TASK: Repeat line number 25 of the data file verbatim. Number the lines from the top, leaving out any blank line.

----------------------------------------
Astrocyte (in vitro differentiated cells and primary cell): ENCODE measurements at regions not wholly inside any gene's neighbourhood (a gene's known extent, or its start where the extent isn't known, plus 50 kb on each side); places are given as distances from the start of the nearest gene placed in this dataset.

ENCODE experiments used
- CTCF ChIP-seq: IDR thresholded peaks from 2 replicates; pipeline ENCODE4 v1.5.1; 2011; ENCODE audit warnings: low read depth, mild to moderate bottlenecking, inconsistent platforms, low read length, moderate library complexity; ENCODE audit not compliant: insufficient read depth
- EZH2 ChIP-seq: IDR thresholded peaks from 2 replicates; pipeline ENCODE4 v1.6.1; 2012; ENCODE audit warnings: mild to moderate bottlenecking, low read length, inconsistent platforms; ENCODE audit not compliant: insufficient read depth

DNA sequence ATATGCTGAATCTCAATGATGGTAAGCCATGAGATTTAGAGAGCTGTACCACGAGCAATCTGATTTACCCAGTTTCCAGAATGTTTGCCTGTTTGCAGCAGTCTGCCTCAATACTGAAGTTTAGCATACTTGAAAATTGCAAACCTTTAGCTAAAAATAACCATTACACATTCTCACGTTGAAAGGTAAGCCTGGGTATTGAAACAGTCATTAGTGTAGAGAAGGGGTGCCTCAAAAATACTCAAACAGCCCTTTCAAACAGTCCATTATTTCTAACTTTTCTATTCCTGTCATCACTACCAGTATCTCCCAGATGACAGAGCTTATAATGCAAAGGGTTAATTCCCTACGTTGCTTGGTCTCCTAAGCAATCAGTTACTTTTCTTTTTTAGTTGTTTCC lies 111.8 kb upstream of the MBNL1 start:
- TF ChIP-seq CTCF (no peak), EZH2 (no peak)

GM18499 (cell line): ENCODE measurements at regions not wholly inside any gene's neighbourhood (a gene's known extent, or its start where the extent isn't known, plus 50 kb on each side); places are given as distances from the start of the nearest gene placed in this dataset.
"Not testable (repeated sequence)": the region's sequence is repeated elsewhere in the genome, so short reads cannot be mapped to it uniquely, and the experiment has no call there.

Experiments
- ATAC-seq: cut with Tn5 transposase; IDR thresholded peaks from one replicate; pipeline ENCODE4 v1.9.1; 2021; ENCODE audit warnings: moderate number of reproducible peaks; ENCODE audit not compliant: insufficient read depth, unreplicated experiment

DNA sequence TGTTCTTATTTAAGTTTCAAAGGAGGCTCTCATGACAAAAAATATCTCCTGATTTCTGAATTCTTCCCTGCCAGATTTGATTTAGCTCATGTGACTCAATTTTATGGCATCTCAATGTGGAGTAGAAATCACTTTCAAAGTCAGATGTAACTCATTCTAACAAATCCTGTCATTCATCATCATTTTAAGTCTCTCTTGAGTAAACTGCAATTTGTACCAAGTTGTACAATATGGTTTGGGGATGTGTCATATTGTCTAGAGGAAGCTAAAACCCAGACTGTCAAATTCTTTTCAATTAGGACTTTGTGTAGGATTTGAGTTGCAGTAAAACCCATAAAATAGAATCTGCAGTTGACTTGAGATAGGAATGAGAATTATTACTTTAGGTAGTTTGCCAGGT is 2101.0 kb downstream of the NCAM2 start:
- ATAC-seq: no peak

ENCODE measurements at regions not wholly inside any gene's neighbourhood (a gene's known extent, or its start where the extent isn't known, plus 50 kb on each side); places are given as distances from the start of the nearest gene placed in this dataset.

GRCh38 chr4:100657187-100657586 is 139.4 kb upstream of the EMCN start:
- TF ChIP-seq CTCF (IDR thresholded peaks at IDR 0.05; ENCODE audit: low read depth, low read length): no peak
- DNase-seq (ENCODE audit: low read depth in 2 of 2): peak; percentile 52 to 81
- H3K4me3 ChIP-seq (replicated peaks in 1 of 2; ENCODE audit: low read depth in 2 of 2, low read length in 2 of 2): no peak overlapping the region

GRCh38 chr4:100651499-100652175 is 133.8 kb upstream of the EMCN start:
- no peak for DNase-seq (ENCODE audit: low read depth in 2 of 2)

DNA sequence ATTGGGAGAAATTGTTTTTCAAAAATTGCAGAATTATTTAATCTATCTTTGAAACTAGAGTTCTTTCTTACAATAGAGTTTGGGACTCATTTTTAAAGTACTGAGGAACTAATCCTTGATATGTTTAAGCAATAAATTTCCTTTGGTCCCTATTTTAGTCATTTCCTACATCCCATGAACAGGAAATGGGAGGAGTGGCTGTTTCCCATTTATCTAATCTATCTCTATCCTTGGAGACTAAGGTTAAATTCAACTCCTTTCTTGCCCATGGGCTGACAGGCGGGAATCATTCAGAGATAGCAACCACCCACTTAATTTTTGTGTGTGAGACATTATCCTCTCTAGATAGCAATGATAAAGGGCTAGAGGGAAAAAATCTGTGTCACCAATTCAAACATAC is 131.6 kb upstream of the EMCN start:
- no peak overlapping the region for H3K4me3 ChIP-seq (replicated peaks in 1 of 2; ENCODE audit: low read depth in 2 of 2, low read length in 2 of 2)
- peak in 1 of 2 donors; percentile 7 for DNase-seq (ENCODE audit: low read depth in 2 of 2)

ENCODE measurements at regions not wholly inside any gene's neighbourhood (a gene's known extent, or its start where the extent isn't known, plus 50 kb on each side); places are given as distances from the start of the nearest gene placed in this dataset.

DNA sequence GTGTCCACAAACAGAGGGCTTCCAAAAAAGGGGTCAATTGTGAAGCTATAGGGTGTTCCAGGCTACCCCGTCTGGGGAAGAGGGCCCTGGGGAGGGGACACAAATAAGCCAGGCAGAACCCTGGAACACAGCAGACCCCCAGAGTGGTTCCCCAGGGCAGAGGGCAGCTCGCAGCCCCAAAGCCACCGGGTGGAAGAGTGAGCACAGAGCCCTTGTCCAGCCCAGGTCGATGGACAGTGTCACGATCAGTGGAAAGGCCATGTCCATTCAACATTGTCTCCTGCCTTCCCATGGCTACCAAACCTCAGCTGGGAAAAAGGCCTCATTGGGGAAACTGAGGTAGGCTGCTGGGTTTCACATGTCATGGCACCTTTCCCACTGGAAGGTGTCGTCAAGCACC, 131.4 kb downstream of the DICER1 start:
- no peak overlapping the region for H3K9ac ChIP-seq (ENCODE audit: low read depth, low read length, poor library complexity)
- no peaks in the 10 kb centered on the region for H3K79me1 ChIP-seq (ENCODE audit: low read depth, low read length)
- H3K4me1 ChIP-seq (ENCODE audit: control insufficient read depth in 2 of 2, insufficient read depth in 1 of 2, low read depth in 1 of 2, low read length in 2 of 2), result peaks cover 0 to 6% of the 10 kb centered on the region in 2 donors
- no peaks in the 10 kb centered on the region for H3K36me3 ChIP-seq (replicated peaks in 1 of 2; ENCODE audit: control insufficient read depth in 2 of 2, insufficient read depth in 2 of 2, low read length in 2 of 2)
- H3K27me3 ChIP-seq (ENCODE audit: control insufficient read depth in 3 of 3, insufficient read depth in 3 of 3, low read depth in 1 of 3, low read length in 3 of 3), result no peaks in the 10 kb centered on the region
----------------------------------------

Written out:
- no peak overlapping the region for H3K9ac ChIP-seq (ENCODE audit: low read depth, low read length, poor library complexity)